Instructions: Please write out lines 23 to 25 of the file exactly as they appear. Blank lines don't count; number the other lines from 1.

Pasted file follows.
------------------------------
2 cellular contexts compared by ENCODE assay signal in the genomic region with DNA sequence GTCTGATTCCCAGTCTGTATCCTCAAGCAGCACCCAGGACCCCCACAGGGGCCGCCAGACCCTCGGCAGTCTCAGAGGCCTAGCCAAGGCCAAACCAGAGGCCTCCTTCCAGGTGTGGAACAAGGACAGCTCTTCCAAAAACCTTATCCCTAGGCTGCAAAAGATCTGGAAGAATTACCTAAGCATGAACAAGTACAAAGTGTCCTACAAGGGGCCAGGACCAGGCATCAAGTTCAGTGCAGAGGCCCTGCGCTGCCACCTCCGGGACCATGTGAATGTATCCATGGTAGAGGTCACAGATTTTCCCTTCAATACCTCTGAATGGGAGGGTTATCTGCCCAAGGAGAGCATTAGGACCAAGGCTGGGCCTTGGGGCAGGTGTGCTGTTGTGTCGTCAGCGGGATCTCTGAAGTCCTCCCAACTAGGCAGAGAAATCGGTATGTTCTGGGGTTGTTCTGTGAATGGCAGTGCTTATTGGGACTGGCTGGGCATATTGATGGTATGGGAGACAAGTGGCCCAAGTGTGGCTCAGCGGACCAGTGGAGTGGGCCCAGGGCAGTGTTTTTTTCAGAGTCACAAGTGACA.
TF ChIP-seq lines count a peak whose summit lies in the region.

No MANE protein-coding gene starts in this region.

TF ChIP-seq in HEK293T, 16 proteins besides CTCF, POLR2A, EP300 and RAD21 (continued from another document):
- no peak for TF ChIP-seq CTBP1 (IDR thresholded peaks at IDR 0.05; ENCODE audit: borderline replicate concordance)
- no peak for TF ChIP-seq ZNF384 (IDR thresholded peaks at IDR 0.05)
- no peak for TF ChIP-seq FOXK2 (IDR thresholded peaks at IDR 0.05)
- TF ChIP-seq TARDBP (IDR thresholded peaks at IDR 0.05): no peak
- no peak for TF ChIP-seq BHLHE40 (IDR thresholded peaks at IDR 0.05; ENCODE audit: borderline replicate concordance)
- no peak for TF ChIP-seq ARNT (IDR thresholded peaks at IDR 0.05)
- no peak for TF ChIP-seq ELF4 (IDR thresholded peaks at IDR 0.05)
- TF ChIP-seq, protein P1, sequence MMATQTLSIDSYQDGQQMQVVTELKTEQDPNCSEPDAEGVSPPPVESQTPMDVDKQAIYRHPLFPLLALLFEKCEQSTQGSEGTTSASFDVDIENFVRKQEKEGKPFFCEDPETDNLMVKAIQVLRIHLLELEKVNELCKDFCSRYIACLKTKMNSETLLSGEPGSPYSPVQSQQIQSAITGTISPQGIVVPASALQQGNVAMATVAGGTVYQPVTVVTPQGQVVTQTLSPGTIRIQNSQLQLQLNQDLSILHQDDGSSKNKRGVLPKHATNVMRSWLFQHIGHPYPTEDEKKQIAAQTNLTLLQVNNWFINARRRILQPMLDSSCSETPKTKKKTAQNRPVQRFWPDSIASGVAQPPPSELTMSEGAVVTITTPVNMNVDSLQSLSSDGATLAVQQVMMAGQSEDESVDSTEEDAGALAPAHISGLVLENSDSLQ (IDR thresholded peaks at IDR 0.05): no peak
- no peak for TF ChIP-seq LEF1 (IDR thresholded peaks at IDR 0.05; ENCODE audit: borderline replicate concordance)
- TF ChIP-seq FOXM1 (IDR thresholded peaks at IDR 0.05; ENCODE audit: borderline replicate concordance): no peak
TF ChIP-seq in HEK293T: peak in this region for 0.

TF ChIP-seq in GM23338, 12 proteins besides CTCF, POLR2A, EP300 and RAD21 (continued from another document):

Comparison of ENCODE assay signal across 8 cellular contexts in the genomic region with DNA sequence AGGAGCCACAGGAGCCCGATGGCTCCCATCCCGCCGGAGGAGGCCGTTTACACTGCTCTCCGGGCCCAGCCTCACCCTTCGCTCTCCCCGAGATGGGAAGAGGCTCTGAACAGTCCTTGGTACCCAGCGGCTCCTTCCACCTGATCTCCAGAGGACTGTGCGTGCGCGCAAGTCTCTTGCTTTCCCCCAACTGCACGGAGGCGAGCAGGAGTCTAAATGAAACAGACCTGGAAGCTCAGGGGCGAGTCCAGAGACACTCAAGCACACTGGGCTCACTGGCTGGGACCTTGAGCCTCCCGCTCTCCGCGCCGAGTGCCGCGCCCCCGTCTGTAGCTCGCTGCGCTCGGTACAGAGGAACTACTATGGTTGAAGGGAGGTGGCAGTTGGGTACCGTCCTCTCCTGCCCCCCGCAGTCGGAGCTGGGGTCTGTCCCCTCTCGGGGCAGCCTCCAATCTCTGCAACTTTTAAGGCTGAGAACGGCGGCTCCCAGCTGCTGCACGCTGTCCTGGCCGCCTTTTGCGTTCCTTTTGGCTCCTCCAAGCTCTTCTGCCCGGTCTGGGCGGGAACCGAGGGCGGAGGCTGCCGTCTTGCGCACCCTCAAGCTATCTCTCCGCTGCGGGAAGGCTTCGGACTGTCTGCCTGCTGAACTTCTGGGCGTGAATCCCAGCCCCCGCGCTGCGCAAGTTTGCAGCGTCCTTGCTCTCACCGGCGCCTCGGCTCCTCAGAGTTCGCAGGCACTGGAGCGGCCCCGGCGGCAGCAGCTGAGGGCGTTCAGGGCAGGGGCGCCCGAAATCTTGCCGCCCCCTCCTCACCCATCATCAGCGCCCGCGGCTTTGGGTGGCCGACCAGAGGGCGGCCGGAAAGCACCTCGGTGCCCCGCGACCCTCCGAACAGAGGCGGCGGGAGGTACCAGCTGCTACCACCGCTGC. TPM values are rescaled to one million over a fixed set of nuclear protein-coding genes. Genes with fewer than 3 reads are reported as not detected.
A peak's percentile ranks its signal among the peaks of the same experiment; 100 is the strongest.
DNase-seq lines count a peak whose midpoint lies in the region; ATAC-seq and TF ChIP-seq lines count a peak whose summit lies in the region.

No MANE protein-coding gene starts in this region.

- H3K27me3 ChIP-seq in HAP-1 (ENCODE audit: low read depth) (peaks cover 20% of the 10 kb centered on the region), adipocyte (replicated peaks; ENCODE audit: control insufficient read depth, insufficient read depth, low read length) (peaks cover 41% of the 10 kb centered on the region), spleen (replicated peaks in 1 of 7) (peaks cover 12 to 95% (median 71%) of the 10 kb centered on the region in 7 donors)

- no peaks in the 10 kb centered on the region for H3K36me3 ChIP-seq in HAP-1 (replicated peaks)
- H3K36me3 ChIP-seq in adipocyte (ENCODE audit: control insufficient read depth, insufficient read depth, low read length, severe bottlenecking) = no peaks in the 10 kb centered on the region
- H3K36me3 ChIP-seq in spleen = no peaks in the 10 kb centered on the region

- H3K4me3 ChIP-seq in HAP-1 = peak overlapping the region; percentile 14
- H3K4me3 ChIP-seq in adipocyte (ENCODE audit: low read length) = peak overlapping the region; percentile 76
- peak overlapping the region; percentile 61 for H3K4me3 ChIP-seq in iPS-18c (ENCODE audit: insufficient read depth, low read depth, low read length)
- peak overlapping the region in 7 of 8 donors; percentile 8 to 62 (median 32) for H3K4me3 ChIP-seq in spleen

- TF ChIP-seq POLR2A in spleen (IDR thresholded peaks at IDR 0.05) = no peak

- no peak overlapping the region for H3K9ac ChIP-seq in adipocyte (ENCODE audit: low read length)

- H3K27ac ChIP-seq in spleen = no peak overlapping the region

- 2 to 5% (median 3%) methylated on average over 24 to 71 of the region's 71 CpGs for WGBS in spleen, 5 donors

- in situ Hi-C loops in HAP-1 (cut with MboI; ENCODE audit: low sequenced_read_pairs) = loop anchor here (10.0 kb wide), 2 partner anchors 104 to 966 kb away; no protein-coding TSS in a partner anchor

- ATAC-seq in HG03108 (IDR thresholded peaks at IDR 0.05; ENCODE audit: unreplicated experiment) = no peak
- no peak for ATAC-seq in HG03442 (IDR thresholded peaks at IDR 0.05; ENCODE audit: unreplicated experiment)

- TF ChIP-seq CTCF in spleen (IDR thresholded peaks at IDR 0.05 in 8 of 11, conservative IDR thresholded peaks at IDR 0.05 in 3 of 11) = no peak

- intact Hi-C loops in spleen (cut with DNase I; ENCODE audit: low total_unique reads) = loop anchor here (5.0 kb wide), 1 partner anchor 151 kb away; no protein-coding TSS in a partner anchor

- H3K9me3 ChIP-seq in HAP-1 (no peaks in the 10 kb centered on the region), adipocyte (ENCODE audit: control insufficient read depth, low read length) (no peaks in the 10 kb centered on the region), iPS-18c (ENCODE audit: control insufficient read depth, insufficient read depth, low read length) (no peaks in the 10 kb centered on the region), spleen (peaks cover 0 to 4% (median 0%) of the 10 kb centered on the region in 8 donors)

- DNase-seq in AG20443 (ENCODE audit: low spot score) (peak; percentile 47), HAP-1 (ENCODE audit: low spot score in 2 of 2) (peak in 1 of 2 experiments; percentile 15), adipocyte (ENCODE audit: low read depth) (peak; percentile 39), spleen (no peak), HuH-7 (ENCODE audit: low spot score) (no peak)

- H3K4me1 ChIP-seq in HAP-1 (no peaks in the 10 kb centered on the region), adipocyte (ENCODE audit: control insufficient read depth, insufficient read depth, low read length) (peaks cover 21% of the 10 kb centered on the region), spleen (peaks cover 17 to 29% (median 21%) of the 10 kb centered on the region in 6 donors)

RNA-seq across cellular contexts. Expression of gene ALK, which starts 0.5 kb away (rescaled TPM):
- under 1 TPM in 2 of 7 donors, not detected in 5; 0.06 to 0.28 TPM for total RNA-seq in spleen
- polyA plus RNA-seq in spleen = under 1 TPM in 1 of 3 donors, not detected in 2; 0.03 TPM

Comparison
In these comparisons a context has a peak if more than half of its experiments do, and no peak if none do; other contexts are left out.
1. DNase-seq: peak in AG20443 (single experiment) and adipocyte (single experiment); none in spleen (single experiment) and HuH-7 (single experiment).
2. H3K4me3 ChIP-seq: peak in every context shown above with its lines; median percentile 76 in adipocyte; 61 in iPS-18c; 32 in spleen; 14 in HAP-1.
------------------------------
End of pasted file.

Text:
- H3K36me3 ChIP-seq in adipocyte (ENCODE audit: control insufficient read depth, insufficient read depth, low read length, severe bottlenecking) = no peaks in the 10 kb centered on the region
- H3K36me3 ChIP-seq in spleen = no peaks in the 10 kb centered on the region

- H3K4me3 ChIP-seq in HAP-1 = peak overlapping the region; percentile 14